J'lem: Thousands of activists march to PM's residence

Over 25,000 protest against high housing costs; downtown area closed; organizer: "We wanted to show Netanyahu his behavior is unacceptable."

By MELANIE LIDMAN
August 6, 2011 22:29
2 minute read.
Prostesters in Jerusalem's Kikar Zion.

Protesters in Jerusalem. (photo credit: Marc Israel Sellem)

 
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More than 25,000 people marched in Jerusalem in a mass of humanity that stretched from Gan Hasus (Horse Park), the epicenter of the tent city, down Ben Yehuda, across Independence Park, and into Paris Square in front of the Prime Ministers residence.

"It feels like more than last week," said Rivka, one of the activists who organized the march, referring to the Saturday night protests that drew upwards of 150,000 demonstrators in marches across the country.

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"We worked hard on this all week, we really wanted to show Netanyahu that his behavior is unacceptable," she said. She added that organizers were worried the turn out would not be as strong as last week and spent the past two days blanketing the city with flyers, including a special effort to reach out to the religious community and hand out flyers at synagogue.

The downtown area was effectively shut down as crowds of people surged towards the city center from all directions. A Christian youth group from South Korea singing spirituals, a small chorus of soprano saxophones, and a dozen or so mimes joined students, parents, toddlers, and grandparents.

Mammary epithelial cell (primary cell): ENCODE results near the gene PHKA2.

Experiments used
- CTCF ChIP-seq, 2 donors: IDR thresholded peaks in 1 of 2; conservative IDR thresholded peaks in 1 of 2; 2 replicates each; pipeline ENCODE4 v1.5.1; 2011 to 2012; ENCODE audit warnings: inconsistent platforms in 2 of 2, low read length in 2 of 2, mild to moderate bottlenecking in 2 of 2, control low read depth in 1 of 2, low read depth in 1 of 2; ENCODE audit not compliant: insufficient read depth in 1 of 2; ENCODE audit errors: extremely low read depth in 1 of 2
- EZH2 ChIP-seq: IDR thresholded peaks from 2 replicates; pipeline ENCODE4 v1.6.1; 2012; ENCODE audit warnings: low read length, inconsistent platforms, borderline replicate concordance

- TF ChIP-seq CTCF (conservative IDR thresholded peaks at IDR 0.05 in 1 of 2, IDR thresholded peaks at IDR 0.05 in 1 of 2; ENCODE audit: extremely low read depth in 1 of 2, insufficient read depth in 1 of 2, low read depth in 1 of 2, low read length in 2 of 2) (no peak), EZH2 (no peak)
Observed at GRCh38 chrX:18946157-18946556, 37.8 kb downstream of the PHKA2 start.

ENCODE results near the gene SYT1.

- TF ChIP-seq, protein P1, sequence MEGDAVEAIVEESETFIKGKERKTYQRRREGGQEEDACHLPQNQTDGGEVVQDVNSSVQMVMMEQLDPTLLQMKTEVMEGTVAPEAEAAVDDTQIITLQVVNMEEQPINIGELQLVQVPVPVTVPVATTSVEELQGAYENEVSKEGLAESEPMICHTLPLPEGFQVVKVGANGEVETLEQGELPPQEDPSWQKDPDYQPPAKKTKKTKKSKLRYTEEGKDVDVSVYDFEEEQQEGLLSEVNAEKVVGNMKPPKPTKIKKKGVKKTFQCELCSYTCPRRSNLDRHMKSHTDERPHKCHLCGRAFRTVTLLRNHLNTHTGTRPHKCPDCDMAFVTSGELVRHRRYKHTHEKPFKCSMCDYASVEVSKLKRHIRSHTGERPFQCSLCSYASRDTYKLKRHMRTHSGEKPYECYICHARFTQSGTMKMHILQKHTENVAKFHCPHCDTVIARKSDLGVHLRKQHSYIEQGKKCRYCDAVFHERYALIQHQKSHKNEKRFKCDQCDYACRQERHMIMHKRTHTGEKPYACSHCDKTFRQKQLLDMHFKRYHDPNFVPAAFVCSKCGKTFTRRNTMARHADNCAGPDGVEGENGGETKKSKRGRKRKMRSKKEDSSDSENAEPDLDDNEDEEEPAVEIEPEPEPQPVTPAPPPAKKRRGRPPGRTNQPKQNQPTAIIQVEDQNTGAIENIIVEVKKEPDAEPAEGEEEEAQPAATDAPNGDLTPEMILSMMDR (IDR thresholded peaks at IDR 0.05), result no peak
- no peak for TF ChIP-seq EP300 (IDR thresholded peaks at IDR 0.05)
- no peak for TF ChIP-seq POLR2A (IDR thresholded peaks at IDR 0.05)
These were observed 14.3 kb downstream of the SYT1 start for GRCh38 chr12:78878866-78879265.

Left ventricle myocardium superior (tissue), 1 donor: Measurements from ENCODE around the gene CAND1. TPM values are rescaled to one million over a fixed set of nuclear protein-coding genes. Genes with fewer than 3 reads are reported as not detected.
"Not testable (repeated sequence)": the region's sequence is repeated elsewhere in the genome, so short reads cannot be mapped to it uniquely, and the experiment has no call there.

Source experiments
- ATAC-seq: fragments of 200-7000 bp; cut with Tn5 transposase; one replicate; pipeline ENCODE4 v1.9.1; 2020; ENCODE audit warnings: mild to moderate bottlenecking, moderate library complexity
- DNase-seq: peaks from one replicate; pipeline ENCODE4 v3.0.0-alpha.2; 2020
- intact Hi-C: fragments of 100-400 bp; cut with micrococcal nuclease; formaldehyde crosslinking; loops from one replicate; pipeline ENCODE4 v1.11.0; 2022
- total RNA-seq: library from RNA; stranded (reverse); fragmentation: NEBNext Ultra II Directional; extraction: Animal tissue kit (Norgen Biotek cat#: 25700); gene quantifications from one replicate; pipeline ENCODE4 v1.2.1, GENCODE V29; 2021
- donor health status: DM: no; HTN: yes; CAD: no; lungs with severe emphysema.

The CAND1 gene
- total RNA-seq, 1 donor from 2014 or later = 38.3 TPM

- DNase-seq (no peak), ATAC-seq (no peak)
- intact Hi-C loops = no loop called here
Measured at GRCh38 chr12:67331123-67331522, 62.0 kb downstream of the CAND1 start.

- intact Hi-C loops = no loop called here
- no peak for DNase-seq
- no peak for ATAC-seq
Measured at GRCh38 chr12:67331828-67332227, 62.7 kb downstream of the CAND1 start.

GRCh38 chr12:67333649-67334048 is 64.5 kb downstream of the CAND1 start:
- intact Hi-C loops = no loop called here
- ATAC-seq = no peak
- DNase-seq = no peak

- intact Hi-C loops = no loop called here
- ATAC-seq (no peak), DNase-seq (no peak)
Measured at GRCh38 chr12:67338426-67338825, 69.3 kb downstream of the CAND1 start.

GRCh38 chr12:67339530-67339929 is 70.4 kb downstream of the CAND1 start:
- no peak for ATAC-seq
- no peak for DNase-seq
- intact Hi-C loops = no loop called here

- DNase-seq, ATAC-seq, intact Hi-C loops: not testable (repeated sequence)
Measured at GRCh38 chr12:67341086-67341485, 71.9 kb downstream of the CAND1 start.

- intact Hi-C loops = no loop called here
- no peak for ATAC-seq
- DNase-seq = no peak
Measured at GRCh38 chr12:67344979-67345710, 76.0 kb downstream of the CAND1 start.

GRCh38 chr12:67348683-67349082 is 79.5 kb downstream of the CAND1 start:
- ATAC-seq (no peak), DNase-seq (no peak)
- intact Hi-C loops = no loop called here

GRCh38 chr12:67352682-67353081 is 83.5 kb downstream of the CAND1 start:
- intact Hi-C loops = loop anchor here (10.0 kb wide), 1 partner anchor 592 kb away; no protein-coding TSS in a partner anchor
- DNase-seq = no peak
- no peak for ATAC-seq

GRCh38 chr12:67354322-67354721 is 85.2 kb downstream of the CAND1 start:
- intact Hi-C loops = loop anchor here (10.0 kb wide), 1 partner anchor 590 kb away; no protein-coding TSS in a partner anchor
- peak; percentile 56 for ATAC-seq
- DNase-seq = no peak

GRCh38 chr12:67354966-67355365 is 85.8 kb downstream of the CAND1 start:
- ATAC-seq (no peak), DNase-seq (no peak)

"The students were the trigger but the problem is general and affects every sector of the society," said Hagit Hovav, the chairwoman of the Israeli Center for Social Justice, as she made her way to the protest. "It started with the apartments, but all kinds of social problems bubbled up from the ground."

Speakers and performers in front of the Prime Minister's residence included the author Saed Kashua, Etniks, Mosh Ben Ari, Jerusalem City Councilwoman Rachel Azaria (Yerushalmim), and representatives from the various groups protesting, including students and leaders from the public housing protest.

"I live in the dorms, so I'm not dealing with this problem right now but I'm looking ahead, and I don't know if there will be another protest as big as this in the next five years," said first-year medical student Yonatan Guberman, "It says something good about the country, we're lucky we are waking up. Things can stay the same way for years... who knows if things will actually change now, but at least there's the opportunity."

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